Consumer: I bleedin' well do and I've got a Mac! Can't be caught on the net!
Callcenter: There is no such thing as a bloody internet license.
Consumer: Yes there is.
Callcenter: No there isn't.
Consumer: What's that then?
Scans form
Callcenter: This is a US birth certificate with the layers cut out and 'internet' pasted in, in Euphemia.
Consumer: Man didn't have the long form.
Callcenter: What man?
Consumer: The American man from the Internet detector van.
Callcenter: The flea market van, you mean.
Consumer: Look, it's people like you what cause telco churn.
Callcenter: What internet detector van?
Consumer: The internet detector van from the PFI called "Diplomatic Wireless Service".
Callcenter: Diplomatic Wireless Service?
Consumer: It was printed like that on the van. I'm very observant. I never seen so many bleedin' racks. The man said their equipment could pinpoint a packet at four hundred yards, and my MAC being such a happy Mac was a piece of cake.
Callcenter: How much did you pay for this?

Re:Millions of people will be calling their telco' (1)

Jaktar (975138) | more than 2 years ago | (#39911999)

bahahaha Eric the Half-duplex Bee

Re:Millions of people will be calling their telco' (1)

TheGratefulNet (143330) | more than 2 years ago | (#39912707)

"there's lumps of it 'round the ACK."

Not all ISPs are blocking it yet. (1)

LighterShadeOfBlack (1011407) | more than 2 years ago | (#39911869)

I'm on TalkTalk and TPB still works fine without any jiggery pokery whatsoever.

Re:Not all ISPs are blocking it yet. (1)

McDrewbs (2434030) | more than 2 years ago | (#39912831)

Yep, I'm on TalkTalk as well, no block as of yet.

Re:Not all ISPs are blocking it yet. (0)

Anonymous Coward | more than 2 years ago | (#39913461)

They've got a couple of weeks to comply and TalkTalk are known for being against this kind of censorship anyway so will do the minimum possible as late as possible.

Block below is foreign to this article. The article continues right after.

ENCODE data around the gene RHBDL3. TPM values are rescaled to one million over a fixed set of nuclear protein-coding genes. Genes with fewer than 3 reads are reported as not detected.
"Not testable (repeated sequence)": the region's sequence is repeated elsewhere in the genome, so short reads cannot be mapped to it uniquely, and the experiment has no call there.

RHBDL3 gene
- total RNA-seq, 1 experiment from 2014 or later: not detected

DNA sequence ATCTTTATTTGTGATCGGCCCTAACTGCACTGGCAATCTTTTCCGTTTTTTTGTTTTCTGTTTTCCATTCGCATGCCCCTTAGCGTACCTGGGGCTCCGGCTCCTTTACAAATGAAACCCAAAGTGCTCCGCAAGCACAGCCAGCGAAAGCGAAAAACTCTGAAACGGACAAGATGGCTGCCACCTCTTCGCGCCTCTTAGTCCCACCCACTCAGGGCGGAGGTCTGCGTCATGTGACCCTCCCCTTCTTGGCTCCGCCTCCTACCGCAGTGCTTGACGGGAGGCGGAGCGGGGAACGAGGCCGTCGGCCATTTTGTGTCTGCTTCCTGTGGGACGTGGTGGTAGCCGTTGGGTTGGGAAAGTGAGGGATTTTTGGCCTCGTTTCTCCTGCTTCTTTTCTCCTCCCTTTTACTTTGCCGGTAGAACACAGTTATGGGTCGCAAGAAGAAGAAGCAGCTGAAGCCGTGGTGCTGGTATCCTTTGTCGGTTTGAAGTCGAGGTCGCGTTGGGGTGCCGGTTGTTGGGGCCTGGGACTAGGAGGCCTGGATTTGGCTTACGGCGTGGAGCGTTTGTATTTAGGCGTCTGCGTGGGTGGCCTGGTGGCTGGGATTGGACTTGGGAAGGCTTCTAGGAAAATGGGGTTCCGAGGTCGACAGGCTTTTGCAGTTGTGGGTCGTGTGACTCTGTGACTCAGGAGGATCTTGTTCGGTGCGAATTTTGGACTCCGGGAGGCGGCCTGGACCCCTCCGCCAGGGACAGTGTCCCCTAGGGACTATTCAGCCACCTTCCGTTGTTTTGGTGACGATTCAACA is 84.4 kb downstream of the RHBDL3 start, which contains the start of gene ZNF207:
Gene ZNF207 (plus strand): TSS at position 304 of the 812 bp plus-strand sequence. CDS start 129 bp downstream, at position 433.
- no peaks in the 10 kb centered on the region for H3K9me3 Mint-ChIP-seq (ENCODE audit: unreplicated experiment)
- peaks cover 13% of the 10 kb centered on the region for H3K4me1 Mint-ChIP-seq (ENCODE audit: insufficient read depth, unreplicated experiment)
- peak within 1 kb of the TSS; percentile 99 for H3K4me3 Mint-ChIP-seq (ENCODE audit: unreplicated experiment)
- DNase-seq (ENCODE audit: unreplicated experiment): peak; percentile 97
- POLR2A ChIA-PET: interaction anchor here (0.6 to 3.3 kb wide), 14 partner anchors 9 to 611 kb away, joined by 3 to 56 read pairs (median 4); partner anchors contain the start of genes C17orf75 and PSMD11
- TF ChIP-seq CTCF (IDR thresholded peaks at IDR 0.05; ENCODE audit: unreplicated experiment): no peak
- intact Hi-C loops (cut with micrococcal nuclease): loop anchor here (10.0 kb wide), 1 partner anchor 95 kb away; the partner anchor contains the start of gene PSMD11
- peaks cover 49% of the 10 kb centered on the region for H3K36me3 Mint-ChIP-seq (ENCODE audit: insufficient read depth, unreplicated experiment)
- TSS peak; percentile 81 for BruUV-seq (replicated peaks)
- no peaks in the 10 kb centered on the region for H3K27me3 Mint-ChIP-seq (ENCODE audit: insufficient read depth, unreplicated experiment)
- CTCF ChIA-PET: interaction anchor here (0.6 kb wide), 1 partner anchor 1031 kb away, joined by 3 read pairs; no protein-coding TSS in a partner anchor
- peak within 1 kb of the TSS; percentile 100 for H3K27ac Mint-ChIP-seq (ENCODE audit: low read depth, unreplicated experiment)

I miss btjunkie (3, Informative)

Anonymous Coward | more than 2 years ago | (#39911969)

Pirate bay was all well and good but BT junkie was the best and one I miss the most. Id trade BTjunkie for a dozen pirate bays.

It's Only Hard (0)

Anonymous Coward | more than 2 years ago | (#39911979)

It's only hard if you're a 'journalist'.

Hmmm... I think not (0)

Anonymous Coward | more than 2 years ago | (#39912391)

So this article is supposed to rally the geeks to figure out the next step/s of getting somewhere on the net without proxy .... what... so that the all seeing eyes can figure out what to block next?
Color me skeptic but I think smart people know better than to give out solutions freely so that they can be blocked without much effort later.
But I guess it works because some geeks lack attention they never received when they were young or even some now, so they will gladly give up ways just to get a small spotlight on them for five minutes.

I rate this article 0/10.

A website blocked? In the UK?? (0)

Anonymous Coward | more than 2 years ago | (#39913037)

What amazes me the most while reading this piece of news is not the actual article but rather the simple fact that a website has actually been blocked, in a so-called "free", democratic area of the world??? WTF?

Having worked in China for many years now, I thought that places like the US, Canada or the UK would be still be free from this kind of censorship, and I find it appalling to realize that it is not the case anymore... I know that bills are being passed right now to change this but I wasn't aware that this kind of censorship is already in action.

One of the reasons why I'm going back to Canada this summer is cuz I want my free (as in freedom) internet back. Looks like It'll be the same shit but a bit "less bad". Sigh.

Sad times my friend, sad times.

Sneakernet (1)

Errol backfiring (1280012) | more than 2 years ago | (#39913749)

By "the hard way" I was assuming a rebirth of sneakernet.
Load More Comments
Slashdot Account

Need an Account?

Forgot your password?

Don't worry, we never post anything without your permission.

Submission Text Formatting Tips

We support a small subset of HTML, namely these tags:

  • b
  • i
  • p
  • br
  • a
  • ol
  • ul
  • li
  • dl
  • dt
  • dd
  • em
  • strong
  • tt
  • blockquote
  • div
  • quote
  • ecode

"ecode" can be used for code snippets, for example:

<ecode>    while(1) { do_something(); } </ecode>
Create a Slashdot Account

Loading...